Cuomo of New York is scheduled to receive an aggregate $71,000 pay raise that would currently make him the highest-paid governor in the U.S.
Cuomo was only one of several high-level state officials who received pay increases phased in over three years, which would put them well over $200K in annual salary; the raises were openly recommended by a state compensation board in 2018 and passed by the state legislature in 2019.
During the coronavirus pandemic of spring 2020, Gov. Andrew Cuomo of New York remained at the top of the news cycle for two reasons: His state saw by far the largest number of COVID-19 cases and deaths, and his daily press briefings were a staple of television news coverage of the crisis. The New York governor was also praised as a model of political leadership during an emergency by those who were highly critical of President Donald Trump and his handling of the U.S. federal response to COVID-19.
During that period, a meme circulated via social media stating that Cuomo had recently requested and been granted a $71,000 pay raise that made him the highest-paid governor in the U.S., and that this activity had taken place “while most NYers were sleeping”:
It was true that Cuomo had been granted a pay raise that would make him (at least temporarily) the highest-paid governor of any state. But that pay adjustment had been recommended and enacted a year earlier (i.e., in 2019, not 2020), the $71,000 increase was phased in across the span of three years (rather than given all at once), and the matter involved multiple recommendations and approvals from state authorities (largely given because the governor’s salary not increased since 1999) which were openly publicized and not hidden from New York residents.
On April 1, 2019, both houses of the New York Legislature (Assembly and Senate) approved a pay hike that would increase Cuomo’s compensation from $179,500 to $200,000 in 2019, $225,000 in 2020, and $250,000 in 2021. In terms of base salary, that raise created the potential for Cuomo to become the nation’s highest-paid governor in 2020, out-earning Gov. Gavin Newsom of California (assuming that no other state raised its chief executive’s pay to a higher level before then).
The gubernatorial pay hike was one of several salary increases that had been recommended back in December 2018 by the New York State Compensation Committee, which “after months of research and public hearings,” advocated substantial pay raises for multiple high-level state officers — many of whom would, like the governor, would see phased pay increases eventually garnering them well over $200,000 per year:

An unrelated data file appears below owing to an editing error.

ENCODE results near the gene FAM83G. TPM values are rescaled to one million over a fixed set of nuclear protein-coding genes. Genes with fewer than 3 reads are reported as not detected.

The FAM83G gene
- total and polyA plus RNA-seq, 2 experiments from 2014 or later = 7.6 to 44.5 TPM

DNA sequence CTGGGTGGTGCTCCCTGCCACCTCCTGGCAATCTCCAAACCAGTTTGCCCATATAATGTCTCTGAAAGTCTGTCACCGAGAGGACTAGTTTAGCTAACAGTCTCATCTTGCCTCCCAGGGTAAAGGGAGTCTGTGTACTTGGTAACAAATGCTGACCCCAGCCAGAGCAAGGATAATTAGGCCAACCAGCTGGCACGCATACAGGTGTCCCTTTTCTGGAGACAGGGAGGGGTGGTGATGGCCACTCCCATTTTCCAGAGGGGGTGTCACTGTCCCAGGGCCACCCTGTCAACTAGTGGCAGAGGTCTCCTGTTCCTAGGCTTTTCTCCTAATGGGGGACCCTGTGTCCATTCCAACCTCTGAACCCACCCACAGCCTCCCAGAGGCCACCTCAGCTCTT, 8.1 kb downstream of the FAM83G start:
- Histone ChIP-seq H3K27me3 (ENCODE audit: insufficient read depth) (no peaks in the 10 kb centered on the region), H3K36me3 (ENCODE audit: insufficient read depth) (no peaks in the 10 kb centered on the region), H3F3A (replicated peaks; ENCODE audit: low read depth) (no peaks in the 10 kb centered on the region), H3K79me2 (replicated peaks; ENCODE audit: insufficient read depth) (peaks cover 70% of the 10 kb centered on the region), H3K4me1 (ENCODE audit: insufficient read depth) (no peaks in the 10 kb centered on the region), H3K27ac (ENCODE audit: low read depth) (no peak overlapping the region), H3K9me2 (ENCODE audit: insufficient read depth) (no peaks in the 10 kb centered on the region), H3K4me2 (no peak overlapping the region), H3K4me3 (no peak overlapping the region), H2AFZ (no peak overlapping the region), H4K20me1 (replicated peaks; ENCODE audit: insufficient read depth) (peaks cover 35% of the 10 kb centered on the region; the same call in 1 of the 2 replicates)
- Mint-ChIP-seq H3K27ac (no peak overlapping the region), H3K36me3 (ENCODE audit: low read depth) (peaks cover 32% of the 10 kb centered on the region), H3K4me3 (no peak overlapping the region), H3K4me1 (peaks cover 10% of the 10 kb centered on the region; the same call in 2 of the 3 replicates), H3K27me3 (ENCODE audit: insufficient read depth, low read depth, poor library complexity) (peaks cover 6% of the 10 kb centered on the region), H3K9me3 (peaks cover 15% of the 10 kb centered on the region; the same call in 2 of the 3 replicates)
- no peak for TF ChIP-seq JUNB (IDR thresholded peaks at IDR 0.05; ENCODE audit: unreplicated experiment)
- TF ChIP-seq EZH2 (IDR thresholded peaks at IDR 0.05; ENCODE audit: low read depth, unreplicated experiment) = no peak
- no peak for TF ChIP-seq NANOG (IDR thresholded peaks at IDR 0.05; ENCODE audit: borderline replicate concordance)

A four-member committee has recommended substantial pay raises for members of the state Legislature, the governor, lieutenant governor, state comptroller and state attorney general.
The New York State Compensation Committee — consisting of current and former New York state and New York City comptrollers — unveiled their recommendations Monday, December 10, 2018, after months of research and public hearings.
The Compensation Committee recommends that, starting on Jan. 1 of 2019, state legislators will receive an annual salary of $110,000.
Beginning on Jan. 1, 2020, lawmakers will receive an annual salary of $120,000 and their outside income would be capped at $18,000, which 15 percent of their legislative pay.
Beginning on Jan. 1, 2021, lawmakers would receive $130,000 a year and their outside income would be capped at $19,500, which is 15 percent of their legislative pay. This would be the long-term compensation for state legislators moving forward.
The Compensation Committee is also recommending pay increases for the governor, who would receive an annual salary of $250,000 after a three-year phase-in; the lieutenant governor, who would receive $220,000 after a three-year phase-in; and an annual salary of $220,000 for both the state comptroller and state attorney general after a phase-in period.
Executive branch commissioners and department heads would also receive pay raises under the plan, with Tier A commissioners making $220,000 after a three-year phase-in.
As the New York Post reported, some legislators “grumbled that the [pay raise] measure was thrown in at the last minute” while they were working overtime to pass a state budget, but Cuomo and others defended it by noting that the compensation committee’s recommendations had been published and accepted months earlier:
Because the governor can’t sign off on his own pay hike, the raise required legislative action.
The state Senate approved the increase at 2:45 a.m. and the Assembly acted a few hours later.
Some lawmakers grumbled that the measure was thrown in at the last minute, while they were grappling with the new $175.5 billion state budget.
“The salary adjustments were done last December by the pay commission which publicized and put out a report, which was accepted by the legislature,” Cuomo said. “That was published and discussed in December, so there’s nothing new on that.”
Assembly Speaker Carl Heastie (D-Bronx) backed up Cuomo.
“It has a fiscal component to it, so there’s always the realization to do it,” Heastie told reporters. “We felt that all the statewide officials were able to get raises … the governor and the lieutenant governor’s salaries aren’t fixed by statute, they have to be done by a concurrent resolution between the Assembly and the Senate and that’s the reason why they were done.”